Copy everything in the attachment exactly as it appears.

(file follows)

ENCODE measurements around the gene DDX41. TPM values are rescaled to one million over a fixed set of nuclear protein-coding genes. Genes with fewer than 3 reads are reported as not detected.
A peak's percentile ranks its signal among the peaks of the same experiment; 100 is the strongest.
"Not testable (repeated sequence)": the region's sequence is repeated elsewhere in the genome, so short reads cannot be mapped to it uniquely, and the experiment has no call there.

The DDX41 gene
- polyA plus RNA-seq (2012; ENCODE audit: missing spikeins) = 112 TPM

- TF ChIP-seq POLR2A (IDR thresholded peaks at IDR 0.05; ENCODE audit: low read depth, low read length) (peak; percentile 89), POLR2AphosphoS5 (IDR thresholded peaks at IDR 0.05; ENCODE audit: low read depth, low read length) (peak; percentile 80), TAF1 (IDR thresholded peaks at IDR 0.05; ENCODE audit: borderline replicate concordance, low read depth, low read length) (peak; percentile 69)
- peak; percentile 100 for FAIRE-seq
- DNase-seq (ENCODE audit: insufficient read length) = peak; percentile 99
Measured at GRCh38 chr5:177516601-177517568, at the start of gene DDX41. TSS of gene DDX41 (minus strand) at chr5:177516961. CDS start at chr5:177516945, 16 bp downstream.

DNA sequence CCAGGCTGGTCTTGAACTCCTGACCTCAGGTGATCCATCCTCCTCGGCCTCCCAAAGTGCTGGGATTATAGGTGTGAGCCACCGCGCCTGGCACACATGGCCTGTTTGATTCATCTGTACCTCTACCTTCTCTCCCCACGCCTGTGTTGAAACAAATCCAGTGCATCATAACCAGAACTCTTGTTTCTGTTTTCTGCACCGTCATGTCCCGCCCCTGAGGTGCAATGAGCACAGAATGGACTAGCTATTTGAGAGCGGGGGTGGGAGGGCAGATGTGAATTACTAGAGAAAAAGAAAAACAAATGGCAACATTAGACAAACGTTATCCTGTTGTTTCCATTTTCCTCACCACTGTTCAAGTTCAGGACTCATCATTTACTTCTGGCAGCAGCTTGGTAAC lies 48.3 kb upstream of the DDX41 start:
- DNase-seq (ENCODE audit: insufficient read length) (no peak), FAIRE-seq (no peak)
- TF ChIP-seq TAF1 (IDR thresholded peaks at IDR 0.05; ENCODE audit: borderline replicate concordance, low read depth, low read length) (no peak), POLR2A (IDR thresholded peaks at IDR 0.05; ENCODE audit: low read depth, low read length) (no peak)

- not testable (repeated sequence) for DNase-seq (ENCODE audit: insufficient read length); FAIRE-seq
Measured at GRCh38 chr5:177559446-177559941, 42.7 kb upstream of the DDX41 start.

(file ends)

ENCODE measurements around the gene DDX41. TPM values are rescaled to one million over a fixed set of nuclear protein-coding genes. Genes with fewer than 3 reads are reported as not detected.
A peak's percentile ranks its signal among the peaks of the same experiment; 100 is the strongest.
"Not testable (repeated sequence)": the region's sequence is repeated elsewhere in the genome, so short reads cannot be mapped to it uniquely, and the experiment has no call there.

The DDX41 gene
- polyA plus RNA-seq (2012; ENCODE audit: missing spikeins) = 112 TPM

- TF ChIP-seq POLR2A (IDR thresholded peaks at IDR 0.05; ENCODE audit: low read depth, low read length) (peak; percentile 89), POLR2AphosphoS5 (IDR thresholded peaks at IDR 0.05; ENCODE audit: low read depth, low read length) (peak; percentile 80), TAF1 (IDR thresholded peaks at IDR 0.05; ENCODE audit: borderline replicate concordance, low read depth, low read length) (peak; percentile 69)
- peak; percentile 100 for FAIRE-seq
- DNase-seq (ENCODE audit: insufficient read length) = peak; percentile 99
Measured at GRCh38 chr5:177516601-177517568, at the start of gene DDX41. TSS of gene DDX41 (minus strand) at chr5:177516961. CDS start at chr5:177516945, 16 bp downstream.

DNA sequence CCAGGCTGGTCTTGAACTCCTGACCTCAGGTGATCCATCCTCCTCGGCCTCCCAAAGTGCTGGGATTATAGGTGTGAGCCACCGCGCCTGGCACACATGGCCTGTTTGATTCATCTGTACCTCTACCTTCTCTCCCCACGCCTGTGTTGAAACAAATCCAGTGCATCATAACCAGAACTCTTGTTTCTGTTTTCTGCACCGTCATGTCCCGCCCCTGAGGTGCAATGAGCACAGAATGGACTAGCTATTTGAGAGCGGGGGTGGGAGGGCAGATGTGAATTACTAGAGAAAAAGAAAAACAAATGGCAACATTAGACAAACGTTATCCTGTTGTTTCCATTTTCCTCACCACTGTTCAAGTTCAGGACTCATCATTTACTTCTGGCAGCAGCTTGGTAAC lies 48.3 kb upstream of the DDX41 start:
- DNase-seq (ENCODE audit: insufficient read length) (no peak), FAIRE-seq (no peak)
- TF ChIP-seq TAF1 (IDR thresholded peaks at IDR 0.05; ENCODE audit: borderline replicate concordance, low read depth, low read length) (no peak), POLR2A (IDR thresholded peaks at IDR 0.05; ENCODE audit: low read depth, low read length) (no peak)

- not testable (repeated sequence) for DNase-seq (ENCODE audit: insufficient read length); FAIRE-seq
Measured at GRCh38 chr5:177559446-177559941, 42.7 kb upstream of the DDX41 start.